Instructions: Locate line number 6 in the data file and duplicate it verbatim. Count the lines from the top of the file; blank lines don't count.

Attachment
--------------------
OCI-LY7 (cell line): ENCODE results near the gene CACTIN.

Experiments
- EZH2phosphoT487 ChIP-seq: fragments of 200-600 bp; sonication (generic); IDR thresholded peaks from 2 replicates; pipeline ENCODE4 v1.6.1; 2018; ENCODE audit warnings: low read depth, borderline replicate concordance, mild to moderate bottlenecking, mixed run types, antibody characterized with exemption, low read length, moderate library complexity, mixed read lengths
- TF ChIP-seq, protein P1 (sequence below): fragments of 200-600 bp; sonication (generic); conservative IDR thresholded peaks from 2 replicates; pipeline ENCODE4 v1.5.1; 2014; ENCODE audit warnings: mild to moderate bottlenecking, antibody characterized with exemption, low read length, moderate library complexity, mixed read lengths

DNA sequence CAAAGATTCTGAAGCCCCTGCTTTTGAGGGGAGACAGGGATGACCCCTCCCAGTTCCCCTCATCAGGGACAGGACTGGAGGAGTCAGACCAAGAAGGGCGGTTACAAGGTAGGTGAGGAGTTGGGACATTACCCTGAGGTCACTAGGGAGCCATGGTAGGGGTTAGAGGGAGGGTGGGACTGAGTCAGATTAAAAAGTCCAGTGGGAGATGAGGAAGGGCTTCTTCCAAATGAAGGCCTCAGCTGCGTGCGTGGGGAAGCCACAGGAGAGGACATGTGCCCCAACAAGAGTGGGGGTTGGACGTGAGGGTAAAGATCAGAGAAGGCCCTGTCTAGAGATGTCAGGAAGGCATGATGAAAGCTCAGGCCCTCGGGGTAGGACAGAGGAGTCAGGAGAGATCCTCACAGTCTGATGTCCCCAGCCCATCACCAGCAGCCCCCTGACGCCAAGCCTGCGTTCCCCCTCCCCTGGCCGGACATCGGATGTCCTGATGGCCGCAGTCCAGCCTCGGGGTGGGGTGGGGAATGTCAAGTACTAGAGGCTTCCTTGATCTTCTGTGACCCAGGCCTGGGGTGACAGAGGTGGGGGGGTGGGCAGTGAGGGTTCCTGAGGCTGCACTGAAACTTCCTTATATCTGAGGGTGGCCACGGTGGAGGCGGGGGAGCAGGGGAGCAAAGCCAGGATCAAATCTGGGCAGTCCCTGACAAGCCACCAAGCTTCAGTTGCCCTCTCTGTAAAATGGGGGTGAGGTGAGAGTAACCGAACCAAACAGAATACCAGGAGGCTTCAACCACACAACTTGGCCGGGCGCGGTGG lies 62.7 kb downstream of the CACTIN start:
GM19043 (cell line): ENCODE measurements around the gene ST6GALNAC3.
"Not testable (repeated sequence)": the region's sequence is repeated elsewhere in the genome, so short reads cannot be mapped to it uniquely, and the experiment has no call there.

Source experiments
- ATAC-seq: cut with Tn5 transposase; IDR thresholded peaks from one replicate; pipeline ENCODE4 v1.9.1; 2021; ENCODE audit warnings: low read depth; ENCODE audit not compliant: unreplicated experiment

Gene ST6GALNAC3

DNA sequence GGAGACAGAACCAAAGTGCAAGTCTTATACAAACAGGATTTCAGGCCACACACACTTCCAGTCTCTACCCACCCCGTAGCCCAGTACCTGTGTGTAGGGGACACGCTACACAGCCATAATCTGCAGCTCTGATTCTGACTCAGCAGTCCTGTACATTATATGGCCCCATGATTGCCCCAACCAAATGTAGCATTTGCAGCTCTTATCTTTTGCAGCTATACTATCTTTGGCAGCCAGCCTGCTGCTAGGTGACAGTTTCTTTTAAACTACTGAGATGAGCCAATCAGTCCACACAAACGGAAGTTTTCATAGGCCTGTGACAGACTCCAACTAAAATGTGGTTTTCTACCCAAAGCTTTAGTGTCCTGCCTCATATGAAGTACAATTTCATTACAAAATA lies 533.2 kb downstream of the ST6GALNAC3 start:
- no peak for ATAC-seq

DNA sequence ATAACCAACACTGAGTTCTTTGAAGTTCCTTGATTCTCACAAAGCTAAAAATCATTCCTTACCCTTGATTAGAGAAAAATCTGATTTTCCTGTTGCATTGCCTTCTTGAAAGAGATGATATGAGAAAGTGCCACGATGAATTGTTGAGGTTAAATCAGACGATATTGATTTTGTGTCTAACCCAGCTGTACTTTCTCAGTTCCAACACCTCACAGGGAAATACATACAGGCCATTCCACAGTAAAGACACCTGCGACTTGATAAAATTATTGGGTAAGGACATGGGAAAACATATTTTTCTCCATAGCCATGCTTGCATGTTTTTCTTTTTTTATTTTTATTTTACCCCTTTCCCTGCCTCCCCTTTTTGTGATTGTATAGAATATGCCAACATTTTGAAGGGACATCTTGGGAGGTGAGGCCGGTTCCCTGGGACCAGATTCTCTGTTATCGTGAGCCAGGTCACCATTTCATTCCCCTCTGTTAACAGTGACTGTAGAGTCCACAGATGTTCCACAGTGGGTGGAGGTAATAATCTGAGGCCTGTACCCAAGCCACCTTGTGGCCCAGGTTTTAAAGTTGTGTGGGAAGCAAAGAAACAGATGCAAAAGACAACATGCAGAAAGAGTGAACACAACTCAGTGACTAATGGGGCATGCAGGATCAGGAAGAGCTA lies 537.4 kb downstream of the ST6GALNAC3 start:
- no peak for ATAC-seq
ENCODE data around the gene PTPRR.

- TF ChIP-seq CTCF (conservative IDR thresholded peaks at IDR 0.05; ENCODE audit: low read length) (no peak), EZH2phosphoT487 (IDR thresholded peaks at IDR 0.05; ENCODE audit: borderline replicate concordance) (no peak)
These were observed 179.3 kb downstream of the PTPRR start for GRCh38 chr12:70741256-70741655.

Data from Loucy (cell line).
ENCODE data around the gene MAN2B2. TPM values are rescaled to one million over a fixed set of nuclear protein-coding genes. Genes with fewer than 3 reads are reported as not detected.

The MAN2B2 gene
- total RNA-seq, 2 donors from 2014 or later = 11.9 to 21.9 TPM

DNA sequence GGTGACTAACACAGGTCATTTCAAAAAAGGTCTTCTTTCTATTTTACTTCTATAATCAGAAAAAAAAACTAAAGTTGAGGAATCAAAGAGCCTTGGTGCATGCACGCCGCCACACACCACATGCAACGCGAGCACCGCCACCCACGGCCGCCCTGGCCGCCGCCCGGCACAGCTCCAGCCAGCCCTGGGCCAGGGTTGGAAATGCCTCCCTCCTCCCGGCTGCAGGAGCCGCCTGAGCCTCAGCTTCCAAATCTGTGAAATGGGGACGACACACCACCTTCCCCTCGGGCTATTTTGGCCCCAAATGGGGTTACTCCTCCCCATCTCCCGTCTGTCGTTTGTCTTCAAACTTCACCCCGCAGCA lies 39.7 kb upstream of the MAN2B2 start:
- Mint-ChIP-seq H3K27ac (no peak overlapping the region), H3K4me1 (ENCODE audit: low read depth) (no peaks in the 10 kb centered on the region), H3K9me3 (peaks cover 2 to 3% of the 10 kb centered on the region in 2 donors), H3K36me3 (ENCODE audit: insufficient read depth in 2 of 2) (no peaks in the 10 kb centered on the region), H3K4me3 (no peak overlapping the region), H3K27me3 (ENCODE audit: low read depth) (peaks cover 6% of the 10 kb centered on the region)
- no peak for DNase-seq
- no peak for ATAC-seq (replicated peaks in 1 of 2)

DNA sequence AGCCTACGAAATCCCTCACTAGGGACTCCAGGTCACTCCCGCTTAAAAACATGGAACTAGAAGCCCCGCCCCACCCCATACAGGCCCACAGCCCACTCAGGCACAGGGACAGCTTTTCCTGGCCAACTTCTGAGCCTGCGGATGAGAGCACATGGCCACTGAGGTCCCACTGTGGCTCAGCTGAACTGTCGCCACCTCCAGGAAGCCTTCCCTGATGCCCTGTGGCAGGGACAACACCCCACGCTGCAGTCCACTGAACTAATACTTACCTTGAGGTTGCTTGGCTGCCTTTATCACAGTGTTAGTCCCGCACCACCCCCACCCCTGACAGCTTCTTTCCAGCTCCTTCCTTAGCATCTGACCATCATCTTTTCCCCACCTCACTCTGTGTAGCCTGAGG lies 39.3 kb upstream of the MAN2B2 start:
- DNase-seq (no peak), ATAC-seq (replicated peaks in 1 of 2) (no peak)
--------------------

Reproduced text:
GM19043 (cell line): ENCODE measurements around the gene ST6GALNAC3.